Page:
After you get done with the big feast, what are you going to do with all of those Thanksgiving leftovers?
I love Thanksgiving. Military life has often made Thanksgiving a Friendsgiving in our household. More often than not I am surrounded by my military friends-who-are family for some amazing food, good wine, fabulous company and a whole lot of laughs. Even if the food is subpar, which doesn’t happen often with our group, there are still so many memories that I will always cherish, even when life continues to take us different places.
Military life can sometimes make holidays difficult, but there is always a silver lining where you look for it. And I feel so fortunate to have the shiniest bunch of silver linings ever, especially when it comes to food — and holiday food is my favorite.
I get a serious thrill out of planning a menu, cooking everything to perfection and having everyone say “yummm” as they stuff themselves full on the fruits of my culinary creations. Roll your eyes if you must, but I am that girl who feels all warm and fuzzy inside feeding people for the holidays. If this were a home economics class, and there was a teacher handing out stickers, I would be the teacher’s pet receiving all the stickers.
Don’t get me wrong, I know that this isn’t how everyone views cooking Thanksgiving dinner. Some people loathe it and wish there wasn’t so much pressure put on one dinner when really, that isn’t the point of giving thanks anyway. You have to remember, however, I was the idiot stay-at-home mom who voluntarily competed on a high stress Food Network competition series … twice … so maybe I am a bit of a masochist. Whether you are team I-love-cooking-for-Thanksgiving or team Ugh-what-can-I-buy-pre-made, we all have the same problem the day after Thanksgiving: What do I do with all of my leftovers?
Thanksgiving leftovers are a blessing and a curse. It is truly fabulous because you don’t have to cook again for a few days. (Almost makes all of that effort worth it, huh?) However, there are only so many times that you can plop 17 servings of carbs and some turkey onto one plate and be eager to keep eating it. Getting creative with leftovers can occasionally be tough. Luckily for you, you are reading this article and I have a creative brain when it comes to food. You may be looking at the picture thinking “What is so creative about making a sandwich?” Well that “bread” just happens to be stuffing/dressing with a few extra ingredients added.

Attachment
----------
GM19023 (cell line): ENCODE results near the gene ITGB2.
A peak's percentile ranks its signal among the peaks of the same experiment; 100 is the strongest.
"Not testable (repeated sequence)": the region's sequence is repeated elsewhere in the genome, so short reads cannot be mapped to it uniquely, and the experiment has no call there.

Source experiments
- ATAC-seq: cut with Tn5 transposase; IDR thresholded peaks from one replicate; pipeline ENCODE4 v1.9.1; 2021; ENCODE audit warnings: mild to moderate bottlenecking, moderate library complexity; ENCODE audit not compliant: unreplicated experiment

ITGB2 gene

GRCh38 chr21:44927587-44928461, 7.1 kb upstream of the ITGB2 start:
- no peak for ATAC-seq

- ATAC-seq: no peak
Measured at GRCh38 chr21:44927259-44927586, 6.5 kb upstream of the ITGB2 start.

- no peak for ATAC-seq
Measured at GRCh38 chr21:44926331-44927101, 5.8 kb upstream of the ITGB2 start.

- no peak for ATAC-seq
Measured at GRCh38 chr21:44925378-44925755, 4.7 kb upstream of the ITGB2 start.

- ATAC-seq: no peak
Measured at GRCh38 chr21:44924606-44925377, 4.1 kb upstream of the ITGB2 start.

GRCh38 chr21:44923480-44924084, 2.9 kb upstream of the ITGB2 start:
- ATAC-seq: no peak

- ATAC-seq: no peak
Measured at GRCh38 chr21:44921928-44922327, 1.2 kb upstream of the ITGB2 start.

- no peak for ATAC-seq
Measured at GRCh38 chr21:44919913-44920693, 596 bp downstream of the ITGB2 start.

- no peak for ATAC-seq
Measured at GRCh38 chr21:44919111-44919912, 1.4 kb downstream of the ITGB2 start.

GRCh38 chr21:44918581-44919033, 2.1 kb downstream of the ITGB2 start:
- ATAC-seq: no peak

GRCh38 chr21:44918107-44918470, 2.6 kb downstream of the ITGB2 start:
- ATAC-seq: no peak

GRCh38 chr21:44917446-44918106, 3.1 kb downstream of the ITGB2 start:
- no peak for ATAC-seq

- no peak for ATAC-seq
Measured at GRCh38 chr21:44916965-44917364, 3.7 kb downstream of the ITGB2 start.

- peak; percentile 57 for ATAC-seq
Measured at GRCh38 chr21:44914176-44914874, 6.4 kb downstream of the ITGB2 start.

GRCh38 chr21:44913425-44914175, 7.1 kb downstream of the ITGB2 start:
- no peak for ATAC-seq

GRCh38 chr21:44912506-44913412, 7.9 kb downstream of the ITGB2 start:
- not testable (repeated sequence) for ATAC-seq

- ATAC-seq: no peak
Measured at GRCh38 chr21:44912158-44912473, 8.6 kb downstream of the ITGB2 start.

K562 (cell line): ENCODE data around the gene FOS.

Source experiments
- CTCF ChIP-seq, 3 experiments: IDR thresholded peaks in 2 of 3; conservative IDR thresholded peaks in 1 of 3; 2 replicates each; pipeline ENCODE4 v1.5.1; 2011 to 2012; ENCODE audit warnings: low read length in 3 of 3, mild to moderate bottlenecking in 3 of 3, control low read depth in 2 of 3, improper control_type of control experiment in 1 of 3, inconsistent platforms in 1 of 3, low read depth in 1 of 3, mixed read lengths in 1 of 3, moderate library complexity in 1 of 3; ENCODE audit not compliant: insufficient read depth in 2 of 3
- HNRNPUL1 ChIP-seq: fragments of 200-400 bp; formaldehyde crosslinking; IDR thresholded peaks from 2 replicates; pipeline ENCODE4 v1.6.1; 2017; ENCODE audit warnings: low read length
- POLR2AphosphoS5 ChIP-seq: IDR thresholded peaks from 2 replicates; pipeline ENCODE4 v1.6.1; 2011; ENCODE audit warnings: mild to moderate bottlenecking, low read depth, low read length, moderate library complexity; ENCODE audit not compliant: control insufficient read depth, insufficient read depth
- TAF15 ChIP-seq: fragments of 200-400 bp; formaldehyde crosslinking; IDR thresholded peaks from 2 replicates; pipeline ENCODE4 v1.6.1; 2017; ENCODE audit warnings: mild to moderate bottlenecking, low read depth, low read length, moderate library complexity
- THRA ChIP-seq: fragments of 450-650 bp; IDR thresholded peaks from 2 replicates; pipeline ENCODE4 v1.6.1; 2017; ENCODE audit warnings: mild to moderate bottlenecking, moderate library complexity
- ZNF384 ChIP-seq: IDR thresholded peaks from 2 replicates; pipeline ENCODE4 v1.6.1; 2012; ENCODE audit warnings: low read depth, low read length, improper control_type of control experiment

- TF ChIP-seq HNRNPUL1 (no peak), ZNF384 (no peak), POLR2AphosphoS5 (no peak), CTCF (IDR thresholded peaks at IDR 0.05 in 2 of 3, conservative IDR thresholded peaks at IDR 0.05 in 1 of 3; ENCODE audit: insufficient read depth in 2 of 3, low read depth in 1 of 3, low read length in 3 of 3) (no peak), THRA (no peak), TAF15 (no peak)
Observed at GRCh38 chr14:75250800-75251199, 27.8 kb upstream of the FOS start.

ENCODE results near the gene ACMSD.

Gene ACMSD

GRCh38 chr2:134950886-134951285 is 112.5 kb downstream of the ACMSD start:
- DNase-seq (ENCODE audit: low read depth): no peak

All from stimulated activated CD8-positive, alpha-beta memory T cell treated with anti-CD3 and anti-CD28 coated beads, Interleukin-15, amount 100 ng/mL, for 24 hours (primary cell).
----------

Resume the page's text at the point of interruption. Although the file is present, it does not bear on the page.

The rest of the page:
Since you are reading a military publication, I am assuming you are in some way shape or form affiliated with the military. Keeping this in mind, there is the regional debate over whether stuffing or dressing is made in or outside of the turkey and if it is in fact properly named stuffing OR dressing. As I am the author of this article, we are going to call it stuffing; but I respect your stance on the very serious matter.
We are basically making a chicken and waffles style sandwich with leftover turkey with a stuffing “bread.” It can also be served open faced in true chicken and waffles style if you prefer. And unlike your elaborate menu planning that happened leading up to Thanksgiving, this is a really easy one. You’re welcome.
You will need:
A waffle iron
Leftover cranberry sauce
3 cups leftover stuffing (dressing, whatever)
6 oz smoked gouda
Fresh greens (I like arugula)
A few tbsp of mayonnaise
- In a mixing bowl combine the stuffing, eggs and grated gouda. Mix thoroughly.
- Turn on your waffle iron and spray it with cooking spray.
- Add roughly half of the stuffing mixture (or whatever looks like it will fill your sized waffle maker).
- Cook, pressed for 15-20 minutes on medium heat or until it is browned and fully cooked.
- Top with mayonnaise, turkey, greens and cranberry sauce.